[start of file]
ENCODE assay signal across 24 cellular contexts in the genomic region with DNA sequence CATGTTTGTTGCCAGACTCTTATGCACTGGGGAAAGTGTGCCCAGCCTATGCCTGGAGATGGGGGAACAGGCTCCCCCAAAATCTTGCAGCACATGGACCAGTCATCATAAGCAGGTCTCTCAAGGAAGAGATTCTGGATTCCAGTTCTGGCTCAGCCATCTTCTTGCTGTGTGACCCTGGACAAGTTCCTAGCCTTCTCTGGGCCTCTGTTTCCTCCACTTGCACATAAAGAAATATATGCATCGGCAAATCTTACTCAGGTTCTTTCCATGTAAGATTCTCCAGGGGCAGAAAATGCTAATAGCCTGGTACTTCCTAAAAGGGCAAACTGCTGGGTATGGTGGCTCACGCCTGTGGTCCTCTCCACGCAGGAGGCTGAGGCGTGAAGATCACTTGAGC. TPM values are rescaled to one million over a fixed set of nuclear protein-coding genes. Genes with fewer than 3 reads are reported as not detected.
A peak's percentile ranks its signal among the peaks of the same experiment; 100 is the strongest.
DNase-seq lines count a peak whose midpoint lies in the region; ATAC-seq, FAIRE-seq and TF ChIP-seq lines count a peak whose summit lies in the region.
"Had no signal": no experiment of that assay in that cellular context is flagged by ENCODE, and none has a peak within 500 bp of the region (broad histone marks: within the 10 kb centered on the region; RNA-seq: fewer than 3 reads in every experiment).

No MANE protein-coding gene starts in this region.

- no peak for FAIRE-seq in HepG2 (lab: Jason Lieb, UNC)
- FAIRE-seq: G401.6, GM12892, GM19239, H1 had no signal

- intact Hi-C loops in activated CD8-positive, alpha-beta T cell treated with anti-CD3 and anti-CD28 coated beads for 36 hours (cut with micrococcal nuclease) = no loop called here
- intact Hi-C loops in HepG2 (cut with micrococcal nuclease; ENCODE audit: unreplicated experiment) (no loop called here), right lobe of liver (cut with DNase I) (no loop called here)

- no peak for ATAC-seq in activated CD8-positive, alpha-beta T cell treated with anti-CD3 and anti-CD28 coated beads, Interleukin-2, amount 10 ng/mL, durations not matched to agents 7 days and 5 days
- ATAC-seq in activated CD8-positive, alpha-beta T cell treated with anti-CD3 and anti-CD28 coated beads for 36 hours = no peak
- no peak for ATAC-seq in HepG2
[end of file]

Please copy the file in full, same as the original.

ENCODE assay signal across 24 cellular contexts in the genomic region with DNA sequence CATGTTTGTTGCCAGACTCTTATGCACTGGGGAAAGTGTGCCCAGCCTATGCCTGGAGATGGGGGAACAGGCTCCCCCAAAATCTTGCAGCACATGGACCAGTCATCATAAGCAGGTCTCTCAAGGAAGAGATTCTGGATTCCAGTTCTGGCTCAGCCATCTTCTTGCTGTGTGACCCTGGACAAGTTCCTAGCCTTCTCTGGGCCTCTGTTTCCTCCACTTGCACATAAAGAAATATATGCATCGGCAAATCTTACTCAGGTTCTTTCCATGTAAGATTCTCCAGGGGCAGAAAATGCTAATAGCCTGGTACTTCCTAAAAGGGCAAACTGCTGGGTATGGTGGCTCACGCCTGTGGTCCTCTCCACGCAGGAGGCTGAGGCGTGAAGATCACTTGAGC. TPM values are rescaled to one million over a fixed set of nuclear protein-coding genes. Genes with fewer than 3 reads are reported as not detected.
A peak's percentile ranks its signal among the peaks of the same experiment; 100 is the strongest.
DNase-seq lines count a peak whose midpoint lies in the region; ATAC-seq, FAIRE-seq and TF ChIP-seq lines count a peak whose summit lies in the region.
"Had no signal": no experiment of that assay in that cellular context is flagged by ENCODE, and none has a peak within 500 bp of the region (broad histone marks: within the 10 kb centered on the region; RNA-seq: fewer than 3 reads in every experiment).

No MANE protein-coding gene starts in this region.

- no peak for FAIRE-seq in HepG2 (lab: Jason Lieb, UNC)
- FAIRE-seq: G401.6, GM12892, GM19239, H1 had no signal

- intact Hi-C loops in activated CD8-positive, alpha-beta T cell treated with anti-CD3 and anti-CD28 coated beads for 36 hours (cut with micrococcal nuclease) = no loop called here
- intact Hi-C loops in HepG2 (cut with micrococcal nuclease; ENCODE audit: unreplicated experiment) (no loop called here), right lobe of liver (cut with DNase I) (no loop called here)

- no peak for ATAC-seq in activated CD8-positive, alpha-beta T cell treated with anti-CD3 and anti-CD28 coated beads, Interleukin-2, amount 10 ng/mL, durations not matched to agents 7 days and 5 days
- ATAC-seq in activated CD8-positive, alpha-beta T cell treated with anti-CD3 and anti-CD28 coated beads for 36 hours = no peak
- no peak for ATAC-seq in HepG2